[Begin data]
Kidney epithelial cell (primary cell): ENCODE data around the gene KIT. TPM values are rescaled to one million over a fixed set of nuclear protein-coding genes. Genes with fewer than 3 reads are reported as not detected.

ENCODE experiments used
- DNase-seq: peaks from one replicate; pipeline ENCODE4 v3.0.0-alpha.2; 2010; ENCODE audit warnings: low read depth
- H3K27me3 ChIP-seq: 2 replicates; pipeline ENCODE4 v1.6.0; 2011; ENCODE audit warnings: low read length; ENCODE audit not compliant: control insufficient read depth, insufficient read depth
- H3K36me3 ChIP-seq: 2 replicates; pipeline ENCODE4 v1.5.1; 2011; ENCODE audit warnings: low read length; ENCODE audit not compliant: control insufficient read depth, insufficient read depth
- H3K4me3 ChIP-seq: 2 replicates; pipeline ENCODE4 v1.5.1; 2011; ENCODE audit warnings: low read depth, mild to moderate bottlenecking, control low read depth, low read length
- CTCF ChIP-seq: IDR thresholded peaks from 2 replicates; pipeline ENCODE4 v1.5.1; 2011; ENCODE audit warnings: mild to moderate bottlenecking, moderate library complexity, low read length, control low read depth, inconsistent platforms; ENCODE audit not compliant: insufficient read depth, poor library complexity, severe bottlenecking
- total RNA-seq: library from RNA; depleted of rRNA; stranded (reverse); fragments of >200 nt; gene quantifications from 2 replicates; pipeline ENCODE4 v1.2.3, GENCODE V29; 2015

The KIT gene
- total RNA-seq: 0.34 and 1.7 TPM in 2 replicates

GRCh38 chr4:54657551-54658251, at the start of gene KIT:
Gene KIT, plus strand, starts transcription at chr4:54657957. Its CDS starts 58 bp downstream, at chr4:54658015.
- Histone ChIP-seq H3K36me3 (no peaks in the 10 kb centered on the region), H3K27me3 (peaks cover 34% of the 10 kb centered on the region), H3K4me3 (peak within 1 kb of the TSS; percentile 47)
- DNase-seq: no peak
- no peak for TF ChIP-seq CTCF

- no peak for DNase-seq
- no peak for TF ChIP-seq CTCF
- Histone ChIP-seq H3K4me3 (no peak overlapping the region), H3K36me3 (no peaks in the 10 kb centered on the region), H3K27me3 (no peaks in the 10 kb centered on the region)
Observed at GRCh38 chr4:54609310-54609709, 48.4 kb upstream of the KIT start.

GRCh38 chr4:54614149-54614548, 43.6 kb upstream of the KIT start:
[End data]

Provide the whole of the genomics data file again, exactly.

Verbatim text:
Kidney epithelial cell (primary cell): ENCODE data around the gene KIT. TPM values are rescaled to one million over a fixed set of nuclear protein-coding genes. Genes with fewer than 3 reads are reported as not detected.

ENCODE experiments used
- DNase-seq: peaks from one replicate; pipeline ENCODE4 v3.0.0-alpha.2; 2010; ENCODE audit warnings: low read depth
- H3K27me3 ChIP-seq: 2 replicates; pipeline ENCODE4 v1.6.0; 2011; ENCODE audit warnings: low read length; ENCODE audit not compliant: control insufficient read depth, insufficient read depth
- H3K36me3 ChIP-seq: 2 replicates; pipeline ENCODE4 v1.5.1; 2011; ENCODE audit warnings: low read length; ENCODE audit not compliant: control insufficient read depth, insufficient read depth
- H3K4me3 ChIP-seq: 2 replicates; pipeline ENCODE4 v1.5.1; 2011; ENCODE audit warnings: low read depth, mild to moderate bottlenecking, control low read depth, low read length
- CTCF ChIP-seq: IDR thresholded peaks from 2 replicates; pipeline ENCODE4 v1.5.1; 2011; ENCODE audit warnings: mild to moderate bottlenecking, moderate library complexity, low read length, control low read depth, inconsistent platforms; ENCODE audit not compliant: insufficient read depth, poor library complexity, severe bottlenecking
- total RNA-seq: library from RNA; depleted of rRNA; stranded (reverse); fragments of >200 nt; gene quantifications from 2 replicates; pipeline ENCODE4 v1.2.3, GENCODE V29; 2015

The KIT gene
- total RNA-seq: 0.34 and 1.7 TPM in 2 replicates

GRCh38 chr4:54657551-54658251, at the start of gene KIT:
Gene KIT, plus strand, starts transcription at chr4:54657957. Its CDS starts 58 bp downstream, at chr4:54658015.
- Histone ChIP-seq H3K36me3 (no peaks in the 10 kb centered on the region), H3K27me3 (peaks cover 34% of the 10 kb centered on the region), H3K4me3 (peak within 1 kb of the TSS; percentile 47)
- DNase-seq: no peak
- no peak for TF ChIP-seq CTCF

- no peak for DNase-seq
- no peak for TF ChIP-seq CTCF
- Histone ChIP-seq H3K4me3 (no peak overlapping the region), H3K36me3 (no peaks in the 10 kb centered on the region), H3K27me3 (no peaks in the 10 kb centered on the region)
Observed at GRCh38 chr4:54609310-54609709, 48.4 kb upstream of the KIT start.

GRCh38 chr4:54614149-54614548, 43.6 kb upstream of the KIT start: